Sunday, 24 June 2007

Jesus with Dinosaurs, Part I

Religious fundamentalism is, in my view, the biggest threat to societal cohesion that we face today. Deadly serious, fatally misinformed, fundamentalists work fanatically to force their terminal world-view on others. In my hometown of Atlanta, this takes the form of one Gwinnett mother's attempt to ban Harry Potter through the courts because they "promote satanism" - even though she admits she has not read the books, and based on her court testimony, has no idea what they are about. Elsewhere, and in history, fundamentalism has more insidious manifestations. The solution to this threat? Mock the hell out of them. Nothing kills germs like sunlight and laughter.

Young-earth creationists are particularly entertaining - they insist the Earth is 6,000 years old, despite the crush of research suggesting otherwise (radiometric dating, ice cores, fossils, the size of oil/coal reserves, accumulation of erosion, cave formation, the size/nature of the universe, the hydrogen/helium proportions of the sun, and so on and so on.) They have a love-hate relationship with science, desperate to cherry pick supporting evidence, but distrustful of an enterprise that is not a priori loyal to their literalist world view. When confronted with a possible conflict to their young-earth world-view, the conflict must be reconciled to minimize the cognitive dissonance. In the case of dinosaurs, many young-earth creationists believe they are real - but were formed with the rest of the creation 6,000 years ago and lived and walked with Jesus - and are now (for whatever reason) in hiding in the deepest depths of Congolese and Amazonian jungles. The same is true of unicorns (not joking).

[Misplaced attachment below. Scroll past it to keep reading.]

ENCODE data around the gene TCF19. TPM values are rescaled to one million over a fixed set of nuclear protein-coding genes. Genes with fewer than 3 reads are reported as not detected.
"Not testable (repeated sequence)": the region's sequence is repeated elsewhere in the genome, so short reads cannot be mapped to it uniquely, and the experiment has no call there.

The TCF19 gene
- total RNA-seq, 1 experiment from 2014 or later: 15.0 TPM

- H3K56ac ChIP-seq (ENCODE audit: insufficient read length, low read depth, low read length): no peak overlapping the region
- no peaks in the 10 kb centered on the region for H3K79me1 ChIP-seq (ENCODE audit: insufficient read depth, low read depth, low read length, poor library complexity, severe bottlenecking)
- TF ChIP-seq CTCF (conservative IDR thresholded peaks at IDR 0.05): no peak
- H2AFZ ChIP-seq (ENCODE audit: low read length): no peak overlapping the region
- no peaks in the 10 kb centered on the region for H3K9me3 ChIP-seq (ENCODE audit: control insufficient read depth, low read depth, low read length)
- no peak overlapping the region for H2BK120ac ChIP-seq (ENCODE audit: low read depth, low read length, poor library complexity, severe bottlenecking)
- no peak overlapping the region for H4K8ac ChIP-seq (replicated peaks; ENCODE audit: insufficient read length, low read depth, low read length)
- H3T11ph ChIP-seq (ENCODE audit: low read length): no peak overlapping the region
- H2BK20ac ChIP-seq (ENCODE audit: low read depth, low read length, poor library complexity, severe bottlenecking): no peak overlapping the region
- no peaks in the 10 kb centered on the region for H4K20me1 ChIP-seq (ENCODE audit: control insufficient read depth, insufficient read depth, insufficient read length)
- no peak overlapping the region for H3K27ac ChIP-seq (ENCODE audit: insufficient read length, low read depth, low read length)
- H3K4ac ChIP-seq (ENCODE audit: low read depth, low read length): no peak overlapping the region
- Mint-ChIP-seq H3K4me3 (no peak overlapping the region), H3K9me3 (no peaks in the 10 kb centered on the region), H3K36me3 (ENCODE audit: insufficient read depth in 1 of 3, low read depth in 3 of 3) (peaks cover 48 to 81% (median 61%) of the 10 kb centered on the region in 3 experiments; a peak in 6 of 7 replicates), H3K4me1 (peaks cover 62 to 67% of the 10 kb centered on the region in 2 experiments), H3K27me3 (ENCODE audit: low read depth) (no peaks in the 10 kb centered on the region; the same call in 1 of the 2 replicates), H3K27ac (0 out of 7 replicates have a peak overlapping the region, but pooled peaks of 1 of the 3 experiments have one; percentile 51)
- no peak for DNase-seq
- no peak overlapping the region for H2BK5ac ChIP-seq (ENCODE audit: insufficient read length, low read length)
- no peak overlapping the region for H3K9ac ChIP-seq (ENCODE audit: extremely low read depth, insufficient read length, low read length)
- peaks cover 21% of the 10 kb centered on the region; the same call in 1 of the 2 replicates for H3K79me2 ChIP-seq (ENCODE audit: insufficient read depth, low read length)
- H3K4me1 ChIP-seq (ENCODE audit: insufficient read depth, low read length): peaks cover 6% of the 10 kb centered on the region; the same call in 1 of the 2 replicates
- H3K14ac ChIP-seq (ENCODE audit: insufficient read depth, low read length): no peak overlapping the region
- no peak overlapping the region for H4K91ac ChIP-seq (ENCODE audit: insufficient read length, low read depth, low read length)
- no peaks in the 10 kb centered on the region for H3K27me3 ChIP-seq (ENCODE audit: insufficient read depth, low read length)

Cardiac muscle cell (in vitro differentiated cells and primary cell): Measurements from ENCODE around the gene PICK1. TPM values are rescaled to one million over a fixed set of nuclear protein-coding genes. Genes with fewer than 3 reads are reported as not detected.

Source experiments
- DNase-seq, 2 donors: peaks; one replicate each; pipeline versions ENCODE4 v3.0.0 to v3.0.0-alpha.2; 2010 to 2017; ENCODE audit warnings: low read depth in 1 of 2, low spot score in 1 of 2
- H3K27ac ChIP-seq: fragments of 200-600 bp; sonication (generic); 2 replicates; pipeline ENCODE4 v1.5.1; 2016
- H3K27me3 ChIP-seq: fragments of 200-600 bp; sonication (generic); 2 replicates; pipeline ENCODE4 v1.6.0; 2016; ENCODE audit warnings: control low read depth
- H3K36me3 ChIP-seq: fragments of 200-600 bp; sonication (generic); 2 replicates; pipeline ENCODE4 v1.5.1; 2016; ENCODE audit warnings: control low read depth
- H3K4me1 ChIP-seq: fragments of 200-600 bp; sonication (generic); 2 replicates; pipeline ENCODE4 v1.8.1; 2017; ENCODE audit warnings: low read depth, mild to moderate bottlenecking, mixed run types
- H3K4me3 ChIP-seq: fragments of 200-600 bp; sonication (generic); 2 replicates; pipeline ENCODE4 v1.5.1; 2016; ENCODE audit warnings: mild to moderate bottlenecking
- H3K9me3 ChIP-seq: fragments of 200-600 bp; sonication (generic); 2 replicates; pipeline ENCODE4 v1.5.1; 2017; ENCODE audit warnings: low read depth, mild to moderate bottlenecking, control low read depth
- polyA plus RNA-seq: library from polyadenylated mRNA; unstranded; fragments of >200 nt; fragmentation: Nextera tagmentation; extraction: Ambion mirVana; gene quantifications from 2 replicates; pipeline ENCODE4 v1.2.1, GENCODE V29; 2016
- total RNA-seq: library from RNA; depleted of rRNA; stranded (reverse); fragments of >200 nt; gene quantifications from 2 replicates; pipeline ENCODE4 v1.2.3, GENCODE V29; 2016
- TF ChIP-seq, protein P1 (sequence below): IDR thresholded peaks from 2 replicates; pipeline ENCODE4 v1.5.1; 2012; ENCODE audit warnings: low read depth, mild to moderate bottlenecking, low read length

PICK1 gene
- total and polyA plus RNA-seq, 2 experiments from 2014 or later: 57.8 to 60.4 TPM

This has lead to a particularly interesting microgenre of art: the Jesus-with-Dinosaurs composition. Comical, compelling, and slightly disturbing, there has been a rapid growth in their appearance on fundamentalist websites. This is one my favourites:

I like how the creator has put a great big smile on the face of that pygmy brontosaurus. The image is from Conservapedia, the fundamentalist counter to Wikipedia, created because of the "bias" in Wiki, such as allowing non-US citizens and non-Christians to have input in creating articles. Although toned-down recently, many of the original Conservapedia articles were hilarious in their absurdity, such as defining Jews as (paraphrased, but very close) "people who get touchy when they hear about the holocaust" and unicorns as "controversial animals which we know exist because they are mentioned in the Bible." Good times.

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